1. Place the insertion point in the cell that contains the word Dagger.

  2. Click and drag to the right until the entire row is selected. Or, press Esc t h r (press the Esc key, then press lower case letters t h r).

  3. Press Ctrl + X to cut the selected cells from the table.

  4. In the Cut Table Cells dialog box, select Remove Cells from Table, and click Cut.

  5. Place the insertion point in the cell that contains the word Circumflex.

  6. Press Ctrl + V to paste the cells back into the table.

  7. In the Paste Rows dialog box, select Insert Below Current Rows and click Paste. Your entries are now in alphabetical order.

Resizing Cells

Your table would look better if you made the first column wider so that the heading row text doesn't have to wrap around to a second line:

  1. Place the insertion point in the cell that contains the words Character Name.

  2. Choose Table > Resize Columns.

  3. Select To Width and type 2.0.

  4. Click Resize.

  5. Now the column is probably too wide. Let's make the column a little tighter around the cell's contents. Choose Table > Resize Columns again.

  6. Select To Width of Selected Cells' Contents and click Resize.

Resizing Columns by Dragging

Another way to resize columns is to select a column and drag it to the new width:

  1. Place the insertion point in the cell that contains the words Character Name.

  2. Click and drag downward until the entire column is selected. Or, press Esc t h c (press the Esc key, then press lower case letters t h c).

  3. Move the cursor over one of the sizing handles until the cursor turns into an arrow, as shown in the figure below.

    example of a table

  4. Click on the sizing handle and drag it about an inch to the right. Now the column is probably still too wide. Press Ctrl + Z to undo.

  5. Instead, let's make the entire table wider. Place the insertion point in the cell that contains the words Character Name. Click and drag down and to the right until the entire table is selected. Or, press Esc t h t (press the Esc key, then press lower case letters t h t).

  6. Click on one of the sizing handles on the right side and drag it about an inch to the right to resize the entire table proportionally.

Adding Rows to a Table

If your table needs to grow, it's easy to add rows or columns:
  1. Place the insertion point in the cell that contains the word oe ligature.

  2. Choose Table > Add Rows or Columns.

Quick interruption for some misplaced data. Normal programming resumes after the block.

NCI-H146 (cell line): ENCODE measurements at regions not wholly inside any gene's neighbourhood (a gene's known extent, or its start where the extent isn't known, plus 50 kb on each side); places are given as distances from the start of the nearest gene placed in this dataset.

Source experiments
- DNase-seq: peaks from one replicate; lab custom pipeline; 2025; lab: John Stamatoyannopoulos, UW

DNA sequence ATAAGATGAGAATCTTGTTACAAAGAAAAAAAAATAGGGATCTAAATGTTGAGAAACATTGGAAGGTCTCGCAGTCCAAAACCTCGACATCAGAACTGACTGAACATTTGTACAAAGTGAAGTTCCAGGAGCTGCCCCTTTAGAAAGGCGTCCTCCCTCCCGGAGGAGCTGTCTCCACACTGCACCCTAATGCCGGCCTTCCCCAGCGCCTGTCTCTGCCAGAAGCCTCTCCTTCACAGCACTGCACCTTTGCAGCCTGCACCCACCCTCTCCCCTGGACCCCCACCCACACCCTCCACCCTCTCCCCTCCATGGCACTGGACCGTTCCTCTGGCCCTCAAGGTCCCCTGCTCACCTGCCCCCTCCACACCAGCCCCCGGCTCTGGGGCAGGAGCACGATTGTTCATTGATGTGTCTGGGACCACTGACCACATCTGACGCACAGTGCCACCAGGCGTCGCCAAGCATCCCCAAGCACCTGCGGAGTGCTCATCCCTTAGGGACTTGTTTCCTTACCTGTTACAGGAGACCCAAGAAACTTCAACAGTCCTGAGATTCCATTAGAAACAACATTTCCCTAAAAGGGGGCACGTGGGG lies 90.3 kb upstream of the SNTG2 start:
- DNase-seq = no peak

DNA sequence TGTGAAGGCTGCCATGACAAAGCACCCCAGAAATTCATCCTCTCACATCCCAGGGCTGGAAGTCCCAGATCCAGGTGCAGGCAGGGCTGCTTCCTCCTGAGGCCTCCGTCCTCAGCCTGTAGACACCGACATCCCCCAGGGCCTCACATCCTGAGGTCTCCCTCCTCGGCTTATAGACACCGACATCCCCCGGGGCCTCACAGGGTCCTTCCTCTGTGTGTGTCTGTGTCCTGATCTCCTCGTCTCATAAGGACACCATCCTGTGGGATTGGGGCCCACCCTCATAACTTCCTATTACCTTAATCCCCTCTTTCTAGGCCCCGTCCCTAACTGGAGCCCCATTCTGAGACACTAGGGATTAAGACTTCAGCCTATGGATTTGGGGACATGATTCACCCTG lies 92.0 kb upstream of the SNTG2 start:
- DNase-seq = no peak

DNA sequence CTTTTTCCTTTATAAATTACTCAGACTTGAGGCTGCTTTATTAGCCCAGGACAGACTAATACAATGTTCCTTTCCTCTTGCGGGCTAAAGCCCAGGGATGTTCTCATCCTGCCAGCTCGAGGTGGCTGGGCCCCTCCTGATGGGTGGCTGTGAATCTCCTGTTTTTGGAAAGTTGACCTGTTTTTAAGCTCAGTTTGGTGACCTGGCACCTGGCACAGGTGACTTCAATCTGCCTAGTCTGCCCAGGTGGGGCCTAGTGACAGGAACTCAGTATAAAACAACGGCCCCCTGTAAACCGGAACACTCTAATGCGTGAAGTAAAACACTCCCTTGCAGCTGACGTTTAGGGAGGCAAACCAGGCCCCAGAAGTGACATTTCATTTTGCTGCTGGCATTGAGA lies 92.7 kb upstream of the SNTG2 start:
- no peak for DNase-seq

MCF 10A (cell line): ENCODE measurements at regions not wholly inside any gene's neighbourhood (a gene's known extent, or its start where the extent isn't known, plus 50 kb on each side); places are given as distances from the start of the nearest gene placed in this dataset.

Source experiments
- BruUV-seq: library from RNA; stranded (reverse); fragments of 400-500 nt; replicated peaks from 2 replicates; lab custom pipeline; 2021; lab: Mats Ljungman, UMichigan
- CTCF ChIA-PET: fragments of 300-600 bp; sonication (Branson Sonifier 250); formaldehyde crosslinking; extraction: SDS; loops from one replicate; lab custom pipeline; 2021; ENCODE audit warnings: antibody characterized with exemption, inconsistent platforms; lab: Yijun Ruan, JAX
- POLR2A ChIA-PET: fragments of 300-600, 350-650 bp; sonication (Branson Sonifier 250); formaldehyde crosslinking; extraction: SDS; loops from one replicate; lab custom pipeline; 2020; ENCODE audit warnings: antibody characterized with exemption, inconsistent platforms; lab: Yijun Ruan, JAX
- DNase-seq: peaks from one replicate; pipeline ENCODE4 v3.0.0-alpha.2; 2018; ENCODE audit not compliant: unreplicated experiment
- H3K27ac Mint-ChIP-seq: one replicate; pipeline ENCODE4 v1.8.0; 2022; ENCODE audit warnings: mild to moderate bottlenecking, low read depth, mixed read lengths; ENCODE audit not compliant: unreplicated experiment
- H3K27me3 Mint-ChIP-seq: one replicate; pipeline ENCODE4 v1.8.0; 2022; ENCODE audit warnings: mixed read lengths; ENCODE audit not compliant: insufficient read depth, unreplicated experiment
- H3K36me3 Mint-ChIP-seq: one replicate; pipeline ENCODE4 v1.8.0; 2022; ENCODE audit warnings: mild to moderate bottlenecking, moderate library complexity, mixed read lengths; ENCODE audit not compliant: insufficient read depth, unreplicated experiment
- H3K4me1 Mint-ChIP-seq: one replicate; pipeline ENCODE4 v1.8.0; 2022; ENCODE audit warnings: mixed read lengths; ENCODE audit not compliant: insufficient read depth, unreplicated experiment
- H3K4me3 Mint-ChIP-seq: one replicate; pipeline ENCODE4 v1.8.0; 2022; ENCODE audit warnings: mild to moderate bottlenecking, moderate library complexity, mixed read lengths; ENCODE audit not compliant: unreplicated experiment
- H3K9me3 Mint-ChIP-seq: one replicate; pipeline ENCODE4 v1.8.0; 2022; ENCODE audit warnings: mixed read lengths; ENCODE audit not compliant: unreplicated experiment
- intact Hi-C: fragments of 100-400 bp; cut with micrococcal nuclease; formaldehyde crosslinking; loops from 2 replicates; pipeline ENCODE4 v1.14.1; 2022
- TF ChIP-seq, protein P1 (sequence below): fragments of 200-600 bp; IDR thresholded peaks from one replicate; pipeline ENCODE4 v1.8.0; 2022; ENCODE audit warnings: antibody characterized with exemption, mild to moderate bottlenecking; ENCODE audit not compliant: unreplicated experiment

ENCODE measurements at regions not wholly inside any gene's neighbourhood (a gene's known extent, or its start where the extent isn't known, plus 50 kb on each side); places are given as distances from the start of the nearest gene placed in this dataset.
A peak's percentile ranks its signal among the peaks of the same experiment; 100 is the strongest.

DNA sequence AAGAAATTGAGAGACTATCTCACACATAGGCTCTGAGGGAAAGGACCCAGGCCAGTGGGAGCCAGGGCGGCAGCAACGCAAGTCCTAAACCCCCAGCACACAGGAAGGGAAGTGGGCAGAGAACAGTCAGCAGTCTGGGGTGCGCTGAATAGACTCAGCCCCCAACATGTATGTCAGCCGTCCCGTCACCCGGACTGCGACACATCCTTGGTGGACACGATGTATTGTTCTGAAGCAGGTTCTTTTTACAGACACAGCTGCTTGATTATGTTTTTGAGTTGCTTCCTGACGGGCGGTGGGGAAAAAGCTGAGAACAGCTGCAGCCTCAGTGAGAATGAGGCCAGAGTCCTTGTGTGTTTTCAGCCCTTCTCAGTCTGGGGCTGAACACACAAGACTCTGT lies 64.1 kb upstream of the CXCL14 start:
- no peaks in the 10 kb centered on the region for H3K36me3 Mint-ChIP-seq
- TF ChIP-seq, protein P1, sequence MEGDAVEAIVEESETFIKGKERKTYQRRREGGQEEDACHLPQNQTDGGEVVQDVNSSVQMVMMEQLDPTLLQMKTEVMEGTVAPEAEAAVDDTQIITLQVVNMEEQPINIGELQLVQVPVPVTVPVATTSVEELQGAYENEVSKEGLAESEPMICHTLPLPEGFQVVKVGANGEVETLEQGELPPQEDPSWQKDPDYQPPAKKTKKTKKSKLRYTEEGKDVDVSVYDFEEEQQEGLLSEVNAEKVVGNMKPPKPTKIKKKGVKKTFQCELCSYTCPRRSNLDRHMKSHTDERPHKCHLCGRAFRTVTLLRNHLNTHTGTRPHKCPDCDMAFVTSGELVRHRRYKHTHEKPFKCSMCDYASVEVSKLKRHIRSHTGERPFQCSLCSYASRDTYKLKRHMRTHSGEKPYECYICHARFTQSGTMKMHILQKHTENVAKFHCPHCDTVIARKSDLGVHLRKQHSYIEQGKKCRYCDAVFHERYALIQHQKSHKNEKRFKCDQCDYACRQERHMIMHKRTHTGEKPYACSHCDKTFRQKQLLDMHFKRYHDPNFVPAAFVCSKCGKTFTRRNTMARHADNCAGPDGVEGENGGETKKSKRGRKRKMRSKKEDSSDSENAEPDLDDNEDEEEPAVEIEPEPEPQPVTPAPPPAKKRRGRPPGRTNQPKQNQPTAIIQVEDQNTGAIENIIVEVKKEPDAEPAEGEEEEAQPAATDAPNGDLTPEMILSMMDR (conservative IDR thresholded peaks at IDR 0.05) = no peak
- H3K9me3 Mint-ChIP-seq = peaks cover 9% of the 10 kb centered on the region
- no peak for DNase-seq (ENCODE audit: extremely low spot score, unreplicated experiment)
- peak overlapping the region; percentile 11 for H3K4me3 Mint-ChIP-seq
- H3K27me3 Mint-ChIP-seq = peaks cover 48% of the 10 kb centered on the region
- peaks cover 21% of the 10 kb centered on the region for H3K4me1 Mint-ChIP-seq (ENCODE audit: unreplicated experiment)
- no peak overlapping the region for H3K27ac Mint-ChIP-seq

3. In the Add Rows or Columns dialog box, select Add 1 Row and change Above Selection to Below Selection using the pull-down list.

  4. Click Add. A new row is added to the end of the table.

Straddling Cells

In some instances, you may need to join or merge two cells into one. This concept is known as straddling. To straddle table cells:
  1. First, fill in the new row with some text. In the first column of the new row, type the words em dash.

  2. Press Tab, and then Ctrl + q, Shift + q. An em dash should appear at the insertion point. (Press and hold Ctrl while you press lower case q, then release. Then press and hold Shift while you press lower case q, then release.)

  3. Now press Tab to move to the next cell and type Ctrl + q, Shift + q. If the cell is not wide enough to hold this text on one line, make the cell wider.

  4. Place the insertion point in the last row and press Ctrl + Enter. (This is another way to add a new row to a table.)

  5. Press Tab twice and type Alt + 0151 in the Shortcut column. Your table should now look like this:

    example of a table

  6. Because there are two shortcuts for an em dash, we need to straddle two cells. Select the cell that contains the words em dash as well as the empty cell below it.

  7. Choose Table > Straddle.

  8. Follow Steps 6 and 7 to straddle the two cells in the Symbol column the same way. Your table should look something like this:

    example of a table

    Note: You can straddle cells horizontally in the same manner.

Aligning Text within a Cell

Now, align the text so that it is centered vertically in the straddled cells:

  1. Place the insertion point in the cell that contains the words em dash.

  2. Open the Paragraph Designer (Ctrl + M).

  3. Select the Table Cell tab.